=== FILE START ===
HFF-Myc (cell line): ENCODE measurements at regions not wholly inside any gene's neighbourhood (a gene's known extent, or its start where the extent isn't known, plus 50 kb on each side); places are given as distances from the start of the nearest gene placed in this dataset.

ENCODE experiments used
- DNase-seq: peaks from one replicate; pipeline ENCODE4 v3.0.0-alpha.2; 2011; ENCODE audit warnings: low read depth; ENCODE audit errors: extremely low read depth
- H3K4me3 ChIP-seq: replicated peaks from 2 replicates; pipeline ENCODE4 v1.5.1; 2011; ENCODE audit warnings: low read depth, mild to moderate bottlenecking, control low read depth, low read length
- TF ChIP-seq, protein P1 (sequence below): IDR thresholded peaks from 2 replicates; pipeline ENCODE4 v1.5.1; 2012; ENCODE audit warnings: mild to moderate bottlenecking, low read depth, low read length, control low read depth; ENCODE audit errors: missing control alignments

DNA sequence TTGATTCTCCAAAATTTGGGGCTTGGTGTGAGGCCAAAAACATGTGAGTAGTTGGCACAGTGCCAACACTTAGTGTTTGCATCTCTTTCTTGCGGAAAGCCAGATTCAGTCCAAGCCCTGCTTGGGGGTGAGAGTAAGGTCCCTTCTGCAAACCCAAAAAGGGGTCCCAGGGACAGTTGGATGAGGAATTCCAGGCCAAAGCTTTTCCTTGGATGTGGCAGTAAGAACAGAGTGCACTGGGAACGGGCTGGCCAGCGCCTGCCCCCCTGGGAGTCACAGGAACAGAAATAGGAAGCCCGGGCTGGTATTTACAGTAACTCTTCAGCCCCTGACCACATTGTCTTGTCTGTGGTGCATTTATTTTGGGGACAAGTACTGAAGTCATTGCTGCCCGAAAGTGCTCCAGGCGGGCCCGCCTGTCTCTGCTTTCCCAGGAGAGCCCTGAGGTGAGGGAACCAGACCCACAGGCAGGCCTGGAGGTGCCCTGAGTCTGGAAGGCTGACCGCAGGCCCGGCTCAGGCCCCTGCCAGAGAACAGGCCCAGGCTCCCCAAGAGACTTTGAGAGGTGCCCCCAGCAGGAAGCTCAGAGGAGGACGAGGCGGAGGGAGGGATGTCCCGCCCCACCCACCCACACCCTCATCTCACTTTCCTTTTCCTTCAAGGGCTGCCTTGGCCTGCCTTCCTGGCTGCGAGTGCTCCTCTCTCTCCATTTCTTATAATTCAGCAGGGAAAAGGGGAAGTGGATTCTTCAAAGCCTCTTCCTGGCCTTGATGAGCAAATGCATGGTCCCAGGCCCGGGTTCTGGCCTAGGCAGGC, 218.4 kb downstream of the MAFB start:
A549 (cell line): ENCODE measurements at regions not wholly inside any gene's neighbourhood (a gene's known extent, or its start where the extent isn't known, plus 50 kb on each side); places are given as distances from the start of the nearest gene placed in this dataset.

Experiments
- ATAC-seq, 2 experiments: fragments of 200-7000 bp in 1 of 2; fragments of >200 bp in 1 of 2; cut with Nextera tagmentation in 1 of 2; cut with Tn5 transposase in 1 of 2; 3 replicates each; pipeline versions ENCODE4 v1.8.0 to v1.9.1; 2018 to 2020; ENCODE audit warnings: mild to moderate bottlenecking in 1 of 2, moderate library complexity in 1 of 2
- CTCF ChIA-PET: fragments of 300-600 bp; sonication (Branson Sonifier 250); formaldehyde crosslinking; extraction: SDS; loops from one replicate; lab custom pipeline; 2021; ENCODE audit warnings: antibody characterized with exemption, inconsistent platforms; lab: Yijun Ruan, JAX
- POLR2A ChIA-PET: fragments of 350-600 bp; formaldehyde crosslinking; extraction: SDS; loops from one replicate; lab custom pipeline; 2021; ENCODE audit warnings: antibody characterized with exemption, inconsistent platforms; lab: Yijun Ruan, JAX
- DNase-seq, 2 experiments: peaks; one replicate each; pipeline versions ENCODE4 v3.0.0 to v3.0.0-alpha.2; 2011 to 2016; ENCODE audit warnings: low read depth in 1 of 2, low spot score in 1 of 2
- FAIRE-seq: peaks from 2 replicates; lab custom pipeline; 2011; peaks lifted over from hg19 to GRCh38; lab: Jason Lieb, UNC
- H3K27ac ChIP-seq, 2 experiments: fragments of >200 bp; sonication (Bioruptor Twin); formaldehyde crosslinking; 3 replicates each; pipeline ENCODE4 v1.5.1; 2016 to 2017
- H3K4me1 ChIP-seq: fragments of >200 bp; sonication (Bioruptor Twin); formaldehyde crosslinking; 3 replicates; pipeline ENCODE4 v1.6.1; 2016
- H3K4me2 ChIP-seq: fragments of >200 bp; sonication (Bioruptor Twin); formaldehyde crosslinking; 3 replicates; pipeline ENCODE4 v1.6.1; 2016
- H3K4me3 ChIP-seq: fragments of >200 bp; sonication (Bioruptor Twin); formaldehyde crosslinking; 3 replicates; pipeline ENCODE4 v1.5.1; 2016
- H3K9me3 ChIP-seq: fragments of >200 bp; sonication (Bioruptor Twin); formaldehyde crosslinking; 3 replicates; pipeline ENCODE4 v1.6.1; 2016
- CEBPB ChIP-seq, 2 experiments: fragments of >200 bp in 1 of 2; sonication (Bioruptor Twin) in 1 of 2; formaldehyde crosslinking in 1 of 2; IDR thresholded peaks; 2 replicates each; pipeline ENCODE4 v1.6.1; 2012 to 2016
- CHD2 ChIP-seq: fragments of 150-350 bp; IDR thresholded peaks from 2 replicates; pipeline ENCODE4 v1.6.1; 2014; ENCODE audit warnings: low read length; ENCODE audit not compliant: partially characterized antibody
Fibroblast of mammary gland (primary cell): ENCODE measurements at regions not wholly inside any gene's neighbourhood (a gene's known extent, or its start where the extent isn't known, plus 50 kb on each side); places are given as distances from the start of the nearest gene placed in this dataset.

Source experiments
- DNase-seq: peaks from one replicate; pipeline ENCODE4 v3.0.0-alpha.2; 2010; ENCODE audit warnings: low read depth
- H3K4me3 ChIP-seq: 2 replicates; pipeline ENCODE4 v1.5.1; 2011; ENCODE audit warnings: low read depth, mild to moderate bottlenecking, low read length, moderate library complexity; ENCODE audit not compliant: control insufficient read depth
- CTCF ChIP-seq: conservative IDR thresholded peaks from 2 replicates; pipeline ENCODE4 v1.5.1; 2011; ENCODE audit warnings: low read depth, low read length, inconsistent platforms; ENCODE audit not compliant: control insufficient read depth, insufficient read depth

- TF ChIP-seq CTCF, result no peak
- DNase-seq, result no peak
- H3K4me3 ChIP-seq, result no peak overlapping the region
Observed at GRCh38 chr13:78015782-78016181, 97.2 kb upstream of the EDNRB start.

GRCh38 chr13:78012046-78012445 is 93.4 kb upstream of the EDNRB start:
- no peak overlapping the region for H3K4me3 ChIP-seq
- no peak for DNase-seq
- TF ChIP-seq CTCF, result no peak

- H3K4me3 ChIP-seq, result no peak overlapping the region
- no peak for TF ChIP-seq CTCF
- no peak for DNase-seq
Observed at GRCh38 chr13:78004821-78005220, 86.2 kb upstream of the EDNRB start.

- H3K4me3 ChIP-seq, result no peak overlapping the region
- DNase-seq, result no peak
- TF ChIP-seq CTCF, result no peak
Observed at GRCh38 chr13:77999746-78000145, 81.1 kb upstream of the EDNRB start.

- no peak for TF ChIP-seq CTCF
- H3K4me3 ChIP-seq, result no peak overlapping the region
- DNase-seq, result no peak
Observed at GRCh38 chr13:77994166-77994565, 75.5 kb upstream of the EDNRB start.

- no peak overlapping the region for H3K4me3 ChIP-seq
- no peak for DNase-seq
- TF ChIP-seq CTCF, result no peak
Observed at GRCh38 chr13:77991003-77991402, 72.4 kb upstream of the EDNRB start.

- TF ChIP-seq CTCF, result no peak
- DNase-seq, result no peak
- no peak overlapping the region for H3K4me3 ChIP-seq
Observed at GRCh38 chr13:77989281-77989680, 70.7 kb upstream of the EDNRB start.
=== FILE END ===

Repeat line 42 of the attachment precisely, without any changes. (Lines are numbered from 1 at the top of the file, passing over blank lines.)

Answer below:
- no peak for TF ChIP-seq CTCF